Kuala Lumpur

Kuala Lumpur is the capital and the largest city of Malaysia. Being a young city (founded only in 1857) it developed fast into a bustling metropolis of 1.5 million people (6 million including the satellite cities in the Klang Valley). Kuala Lumpur, or simply KL (as it is it called by Malaysians), literally means “muddy estuary” in Bahasa Malaysia. With good and cheap accommodation, great shopping and even better food in this multi-cultural melting pot, increasing numbers of travellers are discovering this little gem of a city.
Having been in the shadow of other big cities in the region like Bangkok and Singapore, KL was put back on the map for good with the opening the Petronas Twin Towers in 1997, until 2004 the highest and still one of the most impressive buildings in the world. Though, the sights are not what makes this city unique, it’s KL itself and it’s mixture of people and visitors.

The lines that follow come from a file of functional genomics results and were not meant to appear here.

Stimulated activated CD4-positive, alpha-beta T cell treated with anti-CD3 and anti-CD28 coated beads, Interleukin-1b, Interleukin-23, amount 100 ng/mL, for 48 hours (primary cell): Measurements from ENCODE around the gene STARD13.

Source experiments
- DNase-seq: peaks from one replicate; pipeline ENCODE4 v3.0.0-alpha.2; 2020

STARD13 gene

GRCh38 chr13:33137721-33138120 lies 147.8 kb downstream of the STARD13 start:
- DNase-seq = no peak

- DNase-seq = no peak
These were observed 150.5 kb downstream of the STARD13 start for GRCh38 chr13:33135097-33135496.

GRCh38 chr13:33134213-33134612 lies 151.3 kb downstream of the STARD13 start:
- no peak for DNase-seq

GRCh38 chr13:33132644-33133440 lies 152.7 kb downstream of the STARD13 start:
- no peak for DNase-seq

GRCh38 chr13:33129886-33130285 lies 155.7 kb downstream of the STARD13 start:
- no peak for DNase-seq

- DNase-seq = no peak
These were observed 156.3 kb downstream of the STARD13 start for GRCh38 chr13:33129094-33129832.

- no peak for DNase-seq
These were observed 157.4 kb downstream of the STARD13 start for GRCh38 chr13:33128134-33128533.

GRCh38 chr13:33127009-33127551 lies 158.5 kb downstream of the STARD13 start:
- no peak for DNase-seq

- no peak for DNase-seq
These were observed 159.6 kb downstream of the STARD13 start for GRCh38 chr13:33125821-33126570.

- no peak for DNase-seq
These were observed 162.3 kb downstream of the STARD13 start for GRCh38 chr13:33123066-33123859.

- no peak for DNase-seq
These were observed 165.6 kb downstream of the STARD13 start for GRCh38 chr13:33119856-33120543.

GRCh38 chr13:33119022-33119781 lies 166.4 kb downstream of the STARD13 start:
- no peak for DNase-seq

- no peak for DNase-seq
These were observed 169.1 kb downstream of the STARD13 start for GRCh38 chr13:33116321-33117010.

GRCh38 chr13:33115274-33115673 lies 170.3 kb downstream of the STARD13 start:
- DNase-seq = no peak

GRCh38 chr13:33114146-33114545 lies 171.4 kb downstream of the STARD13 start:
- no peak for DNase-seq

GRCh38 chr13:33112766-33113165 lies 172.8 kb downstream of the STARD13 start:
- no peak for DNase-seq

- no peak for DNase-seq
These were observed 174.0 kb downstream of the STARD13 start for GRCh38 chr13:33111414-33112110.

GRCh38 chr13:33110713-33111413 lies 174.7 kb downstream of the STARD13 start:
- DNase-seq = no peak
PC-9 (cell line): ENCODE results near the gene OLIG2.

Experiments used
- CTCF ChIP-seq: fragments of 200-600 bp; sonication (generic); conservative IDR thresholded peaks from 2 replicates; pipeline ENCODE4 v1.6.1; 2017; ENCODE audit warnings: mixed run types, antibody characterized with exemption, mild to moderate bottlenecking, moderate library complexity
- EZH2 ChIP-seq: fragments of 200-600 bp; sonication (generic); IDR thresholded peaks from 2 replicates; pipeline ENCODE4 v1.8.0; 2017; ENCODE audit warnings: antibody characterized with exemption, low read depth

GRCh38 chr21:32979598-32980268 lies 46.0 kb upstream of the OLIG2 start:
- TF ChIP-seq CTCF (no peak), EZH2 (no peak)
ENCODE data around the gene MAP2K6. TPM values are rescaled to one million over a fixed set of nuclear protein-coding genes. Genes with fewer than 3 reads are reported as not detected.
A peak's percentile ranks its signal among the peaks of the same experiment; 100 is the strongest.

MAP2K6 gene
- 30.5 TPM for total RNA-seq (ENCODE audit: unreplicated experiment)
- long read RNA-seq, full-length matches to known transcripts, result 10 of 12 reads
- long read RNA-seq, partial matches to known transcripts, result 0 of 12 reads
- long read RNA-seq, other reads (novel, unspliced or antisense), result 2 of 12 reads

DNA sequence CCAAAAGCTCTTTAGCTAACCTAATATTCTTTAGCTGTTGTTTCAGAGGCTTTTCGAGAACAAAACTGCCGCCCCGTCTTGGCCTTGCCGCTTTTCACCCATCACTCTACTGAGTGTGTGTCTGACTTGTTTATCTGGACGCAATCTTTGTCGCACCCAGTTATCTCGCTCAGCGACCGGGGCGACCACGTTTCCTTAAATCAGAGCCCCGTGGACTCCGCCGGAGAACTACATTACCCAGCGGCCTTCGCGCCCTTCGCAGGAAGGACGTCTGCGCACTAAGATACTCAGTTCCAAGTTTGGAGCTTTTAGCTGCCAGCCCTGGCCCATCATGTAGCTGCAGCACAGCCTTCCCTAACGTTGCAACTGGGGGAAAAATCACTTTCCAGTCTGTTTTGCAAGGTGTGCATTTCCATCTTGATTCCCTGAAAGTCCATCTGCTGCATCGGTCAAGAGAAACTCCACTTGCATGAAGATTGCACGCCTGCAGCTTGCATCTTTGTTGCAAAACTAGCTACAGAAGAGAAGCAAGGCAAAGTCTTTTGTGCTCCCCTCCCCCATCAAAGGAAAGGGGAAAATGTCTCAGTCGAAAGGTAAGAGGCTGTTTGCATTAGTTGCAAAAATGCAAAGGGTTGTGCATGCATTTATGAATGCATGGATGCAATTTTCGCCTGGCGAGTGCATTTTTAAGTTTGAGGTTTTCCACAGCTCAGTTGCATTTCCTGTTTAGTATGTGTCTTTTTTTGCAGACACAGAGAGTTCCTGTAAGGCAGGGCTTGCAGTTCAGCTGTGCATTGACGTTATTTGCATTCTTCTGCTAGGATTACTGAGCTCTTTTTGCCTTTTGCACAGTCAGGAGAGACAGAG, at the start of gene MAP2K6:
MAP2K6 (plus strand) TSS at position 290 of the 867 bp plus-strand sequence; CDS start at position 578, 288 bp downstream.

Kota Kinabalu

Kota Kinabalu is the capital of the state of Sabah on Borneo. With an estimated population of 532,129 in the city and 700,000 in the urban area, it is the largest urban centre in Sabah and the sixth largest in Malaysia. It is located close to Mount Kinabalu, the highest mountain in South-East Asia.

Boats on Langkawi

Georgetown and Melaka just became Unesco world heritage sites

On Monday, July 7, 2008, the historic city centre of Melaka and Georgetown, Penang with their mostly Chinese shophouses and colonial buildings were just been added into the list of Unesco World Heritage sites. Therefore, Malaysia now has four sites on the list, the other two being Gunung Mulu National Park (Sarawak, tropical karst area) and Kinabalu Park (Sabah, highest peak in South-east Asia).